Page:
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Moose Hunting Guide, Tips and techniques to help you hunt moose better.

Here are some good tips for moose hunting. We also suggest you read AND listen to our moose calling guide, that will show you how to effectively call moose towards you.

Habitat:

For the most part, moose habitat is generally quite diverse including swampy areas as well as mixed forested higher ground. Summer will find them feeding more on aquatic vegetation, while during the fall season their diet shifts to include more leaves and shoots of hardwood trees and shrubs. Fresh or second growth areas are a favorite during the fall. Moose will still enjoy frequenting spots around lakes and swamps where yellow marsh "hay" is abundant.

Movement:

During the summer, moose tend to spend most of their time within one or two square miles of "home territory". This begins to change somewhat during the fall, where bulls tend to be the greater wanderer, traveling up to 4 miles from their "home" area in search of a suitable mate.

The following moose hunting tips are a good guide, you should also remember that if you are hunting during the Moose rut, that you should call the moose towards you, or make sounds that will attract him or her to you. That includes pouring water out of a cone into water to copy the sound of a moose urinating. You can also take a canoe paddle and rub it against branches to emulate the sound of a moose's antlers rubbing against a tree. Those are the 2 main sounds that are used apart from calling the moose with your voice.

Moose hunting tips:

1. Bull moose will thrash branches to signal their presence to rivals; they’re also attracted to thrashing from other bulls. The more confident—and larger—the bull, the louder he will thrash. Hunters can likewise thrash branches to entice hesitant bulls out from cover.

2. Bulls create rutting pits by scraping out small depressions and then urinating into them; they then splash the urine-soaked mud onto their bells and antlers to help attract cows. Cows are also lured to the pits by the odour and will at times fight over them. Hunters locating an active pit would do well to hunt the area thoroughly.

3. Since shots are not typically long when hunting moose, the best choices for riflescopes include 1.5-5X and 2-7X variables. These provide the necessary magnification for extended shots and the low power needed for close cover.

4. Spot-and-stalk hunting is at its best when snow, rain or wind helps dull a bull moose’s otherwise keen senses.

5. Moose rely on their acute sense of smell to alert them to predators, so it’s imperative that hunters pay close attention to wind direction. Just remember that old adage, “Wind in your face and sun at your back.”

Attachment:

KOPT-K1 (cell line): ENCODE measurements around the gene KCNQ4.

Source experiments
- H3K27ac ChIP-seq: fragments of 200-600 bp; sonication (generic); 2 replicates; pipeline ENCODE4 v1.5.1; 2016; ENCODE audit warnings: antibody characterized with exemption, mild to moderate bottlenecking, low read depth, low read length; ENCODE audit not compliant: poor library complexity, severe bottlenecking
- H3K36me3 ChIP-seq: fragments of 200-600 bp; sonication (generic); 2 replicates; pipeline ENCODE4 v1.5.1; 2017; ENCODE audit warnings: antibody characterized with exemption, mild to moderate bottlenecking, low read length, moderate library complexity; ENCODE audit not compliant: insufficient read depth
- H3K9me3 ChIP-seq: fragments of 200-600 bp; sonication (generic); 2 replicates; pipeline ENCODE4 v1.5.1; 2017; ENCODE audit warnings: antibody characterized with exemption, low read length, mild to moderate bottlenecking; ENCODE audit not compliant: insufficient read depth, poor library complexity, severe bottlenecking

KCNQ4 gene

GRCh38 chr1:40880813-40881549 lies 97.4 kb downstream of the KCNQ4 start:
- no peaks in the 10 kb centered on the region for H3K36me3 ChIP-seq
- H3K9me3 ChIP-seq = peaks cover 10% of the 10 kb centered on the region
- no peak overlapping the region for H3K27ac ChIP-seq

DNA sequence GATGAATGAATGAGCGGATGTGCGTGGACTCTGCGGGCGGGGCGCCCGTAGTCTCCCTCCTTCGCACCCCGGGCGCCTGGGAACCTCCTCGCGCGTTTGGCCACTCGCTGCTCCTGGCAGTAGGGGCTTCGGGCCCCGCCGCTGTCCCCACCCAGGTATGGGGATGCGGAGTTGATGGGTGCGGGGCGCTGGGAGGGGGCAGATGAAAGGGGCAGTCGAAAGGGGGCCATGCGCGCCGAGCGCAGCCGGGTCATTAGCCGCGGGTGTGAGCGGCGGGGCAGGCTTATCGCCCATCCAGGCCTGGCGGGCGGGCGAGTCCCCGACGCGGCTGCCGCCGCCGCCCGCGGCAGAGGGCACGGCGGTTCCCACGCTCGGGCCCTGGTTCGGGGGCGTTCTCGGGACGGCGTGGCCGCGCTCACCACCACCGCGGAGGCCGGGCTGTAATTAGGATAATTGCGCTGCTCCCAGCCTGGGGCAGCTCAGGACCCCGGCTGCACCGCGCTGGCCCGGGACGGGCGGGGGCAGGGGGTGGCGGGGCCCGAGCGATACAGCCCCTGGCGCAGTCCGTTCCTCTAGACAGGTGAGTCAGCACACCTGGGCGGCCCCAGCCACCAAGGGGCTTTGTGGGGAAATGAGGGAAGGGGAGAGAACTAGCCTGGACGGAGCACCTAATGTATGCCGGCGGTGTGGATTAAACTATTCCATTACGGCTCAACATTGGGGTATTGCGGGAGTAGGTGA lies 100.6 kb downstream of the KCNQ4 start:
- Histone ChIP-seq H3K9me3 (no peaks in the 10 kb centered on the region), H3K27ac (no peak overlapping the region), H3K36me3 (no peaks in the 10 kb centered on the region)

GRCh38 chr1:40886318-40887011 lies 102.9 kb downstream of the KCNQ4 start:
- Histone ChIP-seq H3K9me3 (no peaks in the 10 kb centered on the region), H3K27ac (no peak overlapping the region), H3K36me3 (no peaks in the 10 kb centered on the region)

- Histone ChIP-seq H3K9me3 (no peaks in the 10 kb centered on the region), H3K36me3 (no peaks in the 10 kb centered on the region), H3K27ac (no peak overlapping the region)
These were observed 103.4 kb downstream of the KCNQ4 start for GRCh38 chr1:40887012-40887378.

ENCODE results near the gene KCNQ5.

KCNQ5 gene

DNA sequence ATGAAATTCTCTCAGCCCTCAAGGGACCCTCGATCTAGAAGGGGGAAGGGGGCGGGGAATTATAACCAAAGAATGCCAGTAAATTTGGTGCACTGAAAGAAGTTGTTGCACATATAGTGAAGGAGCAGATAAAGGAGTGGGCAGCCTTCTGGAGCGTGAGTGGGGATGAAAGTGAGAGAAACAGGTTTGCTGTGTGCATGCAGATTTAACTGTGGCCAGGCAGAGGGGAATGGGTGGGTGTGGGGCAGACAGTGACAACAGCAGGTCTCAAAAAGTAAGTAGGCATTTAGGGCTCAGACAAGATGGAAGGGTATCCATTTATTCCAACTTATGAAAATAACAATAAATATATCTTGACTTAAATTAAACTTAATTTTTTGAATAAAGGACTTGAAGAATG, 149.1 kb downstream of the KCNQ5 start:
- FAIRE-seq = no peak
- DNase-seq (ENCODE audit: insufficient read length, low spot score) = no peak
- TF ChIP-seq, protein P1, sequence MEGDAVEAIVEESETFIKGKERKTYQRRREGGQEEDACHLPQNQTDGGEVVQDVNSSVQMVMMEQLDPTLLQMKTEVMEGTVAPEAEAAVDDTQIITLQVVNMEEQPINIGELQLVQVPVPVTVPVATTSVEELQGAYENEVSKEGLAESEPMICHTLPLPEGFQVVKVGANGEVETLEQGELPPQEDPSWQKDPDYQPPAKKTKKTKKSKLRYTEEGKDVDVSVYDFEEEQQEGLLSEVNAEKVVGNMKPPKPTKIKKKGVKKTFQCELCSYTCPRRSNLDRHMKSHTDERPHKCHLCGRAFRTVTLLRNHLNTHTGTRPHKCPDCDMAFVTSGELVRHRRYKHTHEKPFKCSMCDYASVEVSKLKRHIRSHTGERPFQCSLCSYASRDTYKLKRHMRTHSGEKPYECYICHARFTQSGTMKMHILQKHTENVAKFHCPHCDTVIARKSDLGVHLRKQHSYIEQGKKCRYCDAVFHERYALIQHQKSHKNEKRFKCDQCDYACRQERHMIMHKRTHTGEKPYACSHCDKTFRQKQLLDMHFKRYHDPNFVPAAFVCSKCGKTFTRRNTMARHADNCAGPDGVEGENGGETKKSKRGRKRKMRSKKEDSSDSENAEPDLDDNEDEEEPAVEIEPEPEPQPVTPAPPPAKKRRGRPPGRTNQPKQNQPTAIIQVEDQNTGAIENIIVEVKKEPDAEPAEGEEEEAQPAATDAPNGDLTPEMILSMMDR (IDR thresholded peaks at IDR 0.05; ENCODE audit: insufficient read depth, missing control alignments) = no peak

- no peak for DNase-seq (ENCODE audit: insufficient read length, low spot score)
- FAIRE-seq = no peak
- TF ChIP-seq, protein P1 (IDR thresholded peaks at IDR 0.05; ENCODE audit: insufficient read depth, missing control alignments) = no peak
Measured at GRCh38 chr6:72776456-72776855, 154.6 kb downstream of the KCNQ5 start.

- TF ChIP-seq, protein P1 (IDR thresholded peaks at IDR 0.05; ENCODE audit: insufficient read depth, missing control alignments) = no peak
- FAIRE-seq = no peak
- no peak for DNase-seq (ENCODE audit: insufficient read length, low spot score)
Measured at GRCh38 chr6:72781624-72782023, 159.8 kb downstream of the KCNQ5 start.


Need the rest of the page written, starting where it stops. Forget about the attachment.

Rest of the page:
6. Burned-over areas and clear-cuts are good places to hunt for moose, as they offer considerable amounts of young deciduous growth that moose love to feed on.

7. Beaver dams are also potential hot spots for moose. That’s because many of the food sources that beavers rely on are also important to moose.

8. When camping in moose country, try calling for an hour before going to bed. This can bring moose into the vicinity, thus producing quick results during early morning calling.

9. When looking for a place to set up camp along a river, choose a spot that offers an early morning calling opportunity.

10. Tracking means moving, so be certain to wear outer garments that reduce noise as much as possible. Fabrics such as wool or fleece are recommended.

11. Post-rut is the best time of the season to track bulls since they tend not to move much.

12. Recoil-sensitive shooters should consider adding a muzzle brake to allow them to shoot the .300 magnum and greater calibres needed for taking down large game, such as moose.

13. Opt for one of the heaviest bullet weights available in the calibre selected. Premium bullets designed for maximum penetration are best.

14. Moose hunting is definitely not for the solo hunter. The difficulty of extricating a downed bull requires at least two people, preferably more.

15. A downed moose will float, so if you harvest a bull on or near the water, consider towing it either to camp or to a place more suitable for eviscerating.

16. If you’re float-hunting by canoe, make sure you have enough room to take home a quartered moose and its rack.

17. Don’t forget to remove the tenderloins from the inside of the rib cage in the process of eviscerating your moose, as these are the choicest slabs of meat. Some hunters overlook them completely, while others wait too long and risk having them dry out.


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